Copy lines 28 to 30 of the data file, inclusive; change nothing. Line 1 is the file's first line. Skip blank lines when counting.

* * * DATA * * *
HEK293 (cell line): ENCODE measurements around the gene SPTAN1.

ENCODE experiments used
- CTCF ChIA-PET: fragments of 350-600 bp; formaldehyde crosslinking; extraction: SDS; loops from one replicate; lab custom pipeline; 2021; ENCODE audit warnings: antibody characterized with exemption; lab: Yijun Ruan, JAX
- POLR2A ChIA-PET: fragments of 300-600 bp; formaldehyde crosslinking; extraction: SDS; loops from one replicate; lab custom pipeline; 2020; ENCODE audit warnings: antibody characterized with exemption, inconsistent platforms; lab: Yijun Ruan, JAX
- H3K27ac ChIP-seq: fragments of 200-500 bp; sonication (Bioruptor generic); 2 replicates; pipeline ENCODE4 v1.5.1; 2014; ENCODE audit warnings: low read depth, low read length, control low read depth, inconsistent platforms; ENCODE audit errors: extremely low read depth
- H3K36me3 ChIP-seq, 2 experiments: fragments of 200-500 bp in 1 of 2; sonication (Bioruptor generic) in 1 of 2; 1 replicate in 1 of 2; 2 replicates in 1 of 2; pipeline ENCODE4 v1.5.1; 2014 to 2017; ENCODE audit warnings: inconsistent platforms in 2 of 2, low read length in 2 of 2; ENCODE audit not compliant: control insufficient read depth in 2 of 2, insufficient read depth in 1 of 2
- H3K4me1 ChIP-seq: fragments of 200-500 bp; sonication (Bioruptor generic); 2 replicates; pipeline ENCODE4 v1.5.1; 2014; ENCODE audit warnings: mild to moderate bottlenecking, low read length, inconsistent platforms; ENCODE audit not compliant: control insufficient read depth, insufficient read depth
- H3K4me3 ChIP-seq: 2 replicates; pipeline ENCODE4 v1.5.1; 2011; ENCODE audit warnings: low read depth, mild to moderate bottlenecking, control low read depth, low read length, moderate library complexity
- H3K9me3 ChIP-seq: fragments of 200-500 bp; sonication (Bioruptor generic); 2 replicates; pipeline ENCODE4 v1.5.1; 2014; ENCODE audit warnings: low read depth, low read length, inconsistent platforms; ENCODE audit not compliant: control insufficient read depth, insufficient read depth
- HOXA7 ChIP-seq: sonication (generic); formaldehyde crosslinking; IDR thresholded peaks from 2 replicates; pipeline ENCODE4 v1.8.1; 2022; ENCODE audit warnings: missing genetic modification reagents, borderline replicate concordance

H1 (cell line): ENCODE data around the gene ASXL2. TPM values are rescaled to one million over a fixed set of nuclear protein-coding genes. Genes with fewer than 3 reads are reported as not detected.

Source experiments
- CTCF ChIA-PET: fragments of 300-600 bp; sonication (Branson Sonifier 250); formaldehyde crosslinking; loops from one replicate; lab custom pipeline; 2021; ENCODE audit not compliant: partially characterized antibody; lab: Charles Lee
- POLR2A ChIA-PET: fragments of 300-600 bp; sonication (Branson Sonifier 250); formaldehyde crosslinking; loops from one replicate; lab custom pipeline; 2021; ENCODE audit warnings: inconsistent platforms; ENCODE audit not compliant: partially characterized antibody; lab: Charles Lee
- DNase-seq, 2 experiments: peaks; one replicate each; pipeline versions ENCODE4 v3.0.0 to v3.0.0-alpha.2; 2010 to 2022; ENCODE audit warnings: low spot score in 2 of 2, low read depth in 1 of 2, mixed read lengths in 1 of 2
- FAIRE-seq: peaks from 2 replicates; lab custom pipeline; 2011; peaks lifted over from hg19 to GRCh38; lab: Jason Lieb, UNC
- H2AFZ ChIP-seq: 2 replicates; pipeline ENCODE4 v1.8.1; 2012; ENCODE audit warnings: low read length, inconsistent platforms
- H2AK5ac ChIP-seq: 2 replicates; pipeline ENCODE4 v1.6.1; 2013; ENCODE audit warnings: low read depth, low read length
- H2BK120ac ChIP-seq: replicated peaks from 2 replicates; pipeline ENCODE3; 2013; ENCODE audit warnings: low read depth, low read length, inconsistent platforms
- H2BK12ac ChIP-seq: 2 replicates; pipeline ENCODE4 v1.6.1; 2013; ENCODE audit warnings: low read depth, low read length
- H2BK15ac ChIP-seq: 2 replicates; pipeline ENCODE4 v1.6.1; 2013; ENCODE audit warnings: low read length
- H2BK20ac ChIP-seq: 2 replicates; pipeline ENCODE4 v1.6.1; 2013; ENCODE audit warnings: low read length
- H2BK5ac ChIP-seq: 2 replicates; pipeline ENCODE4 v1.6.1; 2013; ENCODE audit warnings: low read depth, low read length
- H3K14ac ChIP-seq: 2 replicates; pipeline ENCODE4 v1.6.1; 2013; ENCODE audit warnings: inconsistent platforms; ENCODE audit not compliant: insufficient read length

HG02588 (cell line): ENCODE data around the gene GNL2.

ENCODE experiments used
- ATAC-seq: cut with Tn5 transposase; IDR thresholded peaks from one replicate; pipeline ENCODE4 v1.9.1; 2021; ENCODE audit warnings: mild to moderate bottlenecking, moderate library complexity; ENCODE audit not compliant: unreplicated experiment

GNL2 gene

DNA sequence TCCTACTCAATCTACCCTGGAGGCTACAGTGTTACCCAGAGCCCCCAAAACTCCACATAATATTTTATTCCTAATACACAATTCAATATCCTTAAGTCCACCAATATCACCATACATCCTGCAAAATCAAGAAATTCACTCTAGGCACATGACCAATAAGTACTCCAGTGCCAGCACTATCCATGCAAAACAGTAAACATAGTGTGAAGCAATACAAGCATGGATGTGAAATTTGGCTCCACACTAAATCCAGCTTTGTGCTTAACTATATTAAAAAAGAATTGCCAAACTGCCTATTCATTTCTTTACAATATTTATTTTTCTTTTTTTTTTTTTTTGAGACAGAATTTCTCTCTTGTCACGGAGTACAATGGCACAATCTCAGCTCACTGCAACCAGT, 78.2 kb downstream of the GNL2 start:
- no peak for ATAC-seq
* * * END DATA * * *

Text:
GNL2 gene

DNA sequence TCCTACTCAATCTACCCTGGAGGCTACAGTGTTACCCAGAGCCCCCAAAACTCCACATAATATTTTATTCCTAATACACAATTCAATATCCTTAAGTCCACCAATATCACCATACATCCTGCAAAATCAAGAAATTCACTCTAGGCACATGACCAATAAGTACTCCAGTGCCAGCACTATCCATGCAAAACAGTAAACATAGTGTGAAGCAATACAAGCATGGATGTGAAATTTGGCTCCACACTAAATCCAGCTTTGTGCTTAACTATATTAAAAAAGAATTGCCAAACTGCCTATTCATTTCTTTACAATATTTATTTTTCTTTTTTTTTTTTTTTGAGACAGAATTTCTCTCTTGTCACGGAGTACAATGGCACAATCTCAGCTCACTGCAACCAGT, 78.2 kb downstream of the GNL2 start:
- no peak for ATAC-seq